During 2013, more people in the U.S. tried paddle boarding for the first time than any other first-time sport, and the reasons for that are obvious to anyone who has ever tried to climb on top of a paddle board. Even if you're into the more relaxing version of the sport, rather than surfing or racing, stand-up paddle boarding (SUP) can be loads of fun, and it also offers some strong health and fitness benefits.
Most new paddle boarders likely anticipated the fitness benefits, but they may not have considered how much they would enjoy the peacefulness of floating with friends, or going for a quiet solo paddle. The stress relief from becoming one with the water is hard to quantify.
But we focus here on the fitness benefits of paddle boarding. We describe some of the most important health benefits below. We primarily discuss the casual version of the sport, but the fitness benefits are even greater for the surfing or racing approach to paddle boarding. You can work up to that after you learn the basics.
Works the entire body
This may be the single most compelling fitness benefit of paddle boarding because just about every muscle in your body will be engaged at some point during your session. Your entire core, including your back, is involved with trying to keep your balance throughout the duration of the exercise. Leg muscles are also in constant use as they work to maintain stability and balance while you're standing and moving. And, of course, your paddling engages the arms, shoulders, and back muscles. By the end of a workout, your body's muscles will feel the burn.
The faster you paddle around on a body of water, the more your heart rate will increase, and the more exercise your heart will get. This is especially true if you're having fun races around the pond or lake with friends, or if you happen to be surfing and paddling in on a tall wave. By spending an hour or more paddle boarding, you can also burn a significant number of calories. Industry communications leader SUP World Mag conducted a study on the matter, and found that casual paddle boarding burned between 305 and 430 calories per hour, depending on how vigorously the subject was engaged. For athletes involved with stand up paddle boarding racing, that calorie burn rose as high as 1,100 per hour.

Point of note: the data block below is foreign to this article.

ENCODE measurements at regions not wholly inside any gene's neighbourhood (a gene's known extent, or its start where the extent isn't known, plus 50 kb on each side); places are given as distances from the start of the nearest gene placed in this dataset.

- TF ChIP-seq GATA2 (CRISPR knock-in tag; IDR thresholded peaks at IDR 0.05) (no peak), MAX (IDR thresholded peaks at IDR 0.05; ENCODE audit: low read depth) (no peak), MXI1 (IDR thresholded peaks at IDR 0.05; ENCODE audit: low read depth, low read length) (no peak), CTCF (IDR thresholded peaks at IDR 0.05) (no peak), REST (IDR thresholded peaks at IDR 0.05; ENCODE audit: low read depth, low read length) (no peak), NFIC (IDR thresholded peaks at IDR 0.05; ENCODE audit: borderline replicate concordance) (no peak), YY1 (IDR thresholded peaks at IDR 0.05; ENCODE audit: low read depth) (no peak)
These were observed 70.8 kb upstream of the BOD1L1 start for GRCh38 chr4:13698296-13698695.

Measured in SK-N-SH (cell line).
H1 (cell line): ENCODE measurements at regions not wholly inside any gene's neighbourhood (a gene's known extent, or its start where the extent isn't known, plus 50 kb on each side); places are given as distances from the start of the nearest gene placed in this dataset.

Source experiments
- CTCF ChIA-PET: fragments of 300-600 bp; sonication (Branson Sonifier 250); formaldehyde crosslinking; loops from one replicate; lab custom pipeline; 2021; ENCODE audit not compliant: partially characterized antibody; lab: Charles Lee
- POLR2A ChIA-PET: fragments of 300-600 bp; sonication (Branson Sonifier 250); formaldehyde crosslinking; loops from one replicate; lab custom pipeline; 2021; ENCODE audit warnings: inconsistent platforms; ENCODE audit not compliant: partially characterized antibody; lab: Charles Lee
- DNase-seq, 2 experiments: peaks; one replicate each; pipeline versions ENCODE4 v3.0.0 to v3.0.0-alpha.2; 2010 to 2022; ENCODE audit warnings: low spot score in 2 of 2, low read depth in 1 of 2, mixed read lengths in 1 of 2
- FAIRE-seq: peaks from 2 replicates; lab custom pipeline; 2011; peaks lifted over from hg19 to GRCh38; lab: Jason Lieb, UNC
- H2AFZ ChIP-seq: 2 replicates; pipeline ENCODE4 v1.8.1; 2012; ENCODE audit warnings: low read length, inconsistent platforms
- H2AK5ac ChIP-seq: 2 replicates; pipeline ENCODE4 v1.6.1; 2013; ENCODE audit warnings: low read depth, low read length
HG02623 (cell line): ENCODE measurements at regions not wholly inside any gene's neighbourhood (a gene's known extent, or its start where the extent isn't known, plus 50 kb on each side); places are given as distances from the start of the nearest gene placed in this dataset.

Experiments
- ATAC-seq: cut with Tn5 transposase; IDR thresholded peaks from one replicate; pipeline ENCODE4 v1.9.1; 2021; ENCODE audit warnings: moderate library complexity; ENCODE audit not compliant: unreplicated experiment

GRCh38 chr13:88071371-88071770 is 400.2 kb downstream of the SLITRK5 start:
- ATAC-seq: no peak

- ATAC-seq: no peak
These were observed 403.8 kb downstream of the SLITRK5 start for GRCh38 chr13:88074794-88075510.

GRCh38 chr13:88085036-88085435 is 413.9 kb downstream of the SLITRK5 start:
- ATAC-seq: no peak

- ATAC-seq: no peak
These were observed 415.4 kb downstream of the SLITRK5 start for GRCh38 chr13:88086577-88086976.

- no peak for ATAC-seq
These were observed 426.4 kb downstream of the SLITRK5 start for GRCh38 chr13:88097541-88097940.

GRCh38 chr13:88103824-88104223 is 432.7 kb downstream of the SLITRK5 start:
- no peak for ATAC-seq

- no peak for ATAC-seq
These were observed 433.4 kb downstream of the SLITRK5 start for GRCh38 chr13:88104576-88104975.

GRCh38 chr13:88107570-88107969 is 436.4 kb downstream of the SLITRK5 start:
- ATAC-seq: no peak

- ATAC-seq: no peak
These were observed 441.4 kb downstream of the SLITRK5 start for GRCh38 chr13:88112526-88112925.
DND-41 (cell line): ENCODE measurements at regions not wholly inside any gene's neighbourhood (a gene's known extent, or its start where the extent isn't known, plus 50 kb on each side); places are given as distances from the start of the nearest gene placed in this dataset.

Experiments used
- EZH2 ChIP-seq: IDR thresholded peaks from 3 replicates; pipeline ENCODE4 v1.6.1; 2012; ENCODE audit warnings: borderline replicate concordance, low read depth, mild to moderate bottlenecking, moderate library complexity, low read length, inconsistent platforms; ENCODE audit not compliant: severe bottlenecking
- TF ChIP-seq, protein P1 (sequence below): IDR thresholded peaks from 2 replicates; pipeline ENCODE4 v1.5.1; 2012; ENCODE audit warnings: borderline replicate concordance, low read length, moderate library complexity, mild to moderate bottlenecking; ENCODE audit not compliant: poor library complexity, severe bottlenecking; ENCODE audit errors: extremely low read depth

The fact that paddle boarding is a low-impact exercise makes it ideal for many people, especially those who have been injured and are rehabilitating some part of their body. Even seniors can benefit from this relatively mild form of exercise, because it does not place strain on the knees or on other joints around the body. At the same time, however, it delivers a workout similar to running, walking, jogging, or biking.
This may sound like a 'soft' benefit, but for anyone who has considerable stress in their life, this exercise can be a godsend. Just by being in the water and moving through it, the soothing wetness and comforting sounds can begin to melt away stress, and bring contentment to the paddle boarder. The benefits of being outdoors also come into play, as practitioners commune with nature, and spend priceless time in a natural setting. As most people know by now, stress can be a powerful enemy of good health, so anything that can be done to banish it, even for an hour or so, is worthwhile.
Greater overall strength
Because it uses all the muscles in your body every time you go out, paddle boarding can increase your overall strength fairly quickly. You'll probably feel quite sore after your first few times paddle boarding, and that's a sign that your muscles are being stressed and strengthened. If you really want to build up arms, chest, core, and legs, you can take it beyond casual paddle boarding, and incorporate some powerful strokes into your workouts.
How to get started
If you've never tried paddle boarding before, you're in for a wonderful time when you finally get into the water. In terms of equipment, all you really need to cover the basics are a paddle board and a paddle, although there are plenty of other accessories you could also invest in. It seems that everyone who tries this sport falls in love with it, and chances are that if you take to the water yourself, you'll fall into that same fast-growing category of paddle boarding enthusiasts.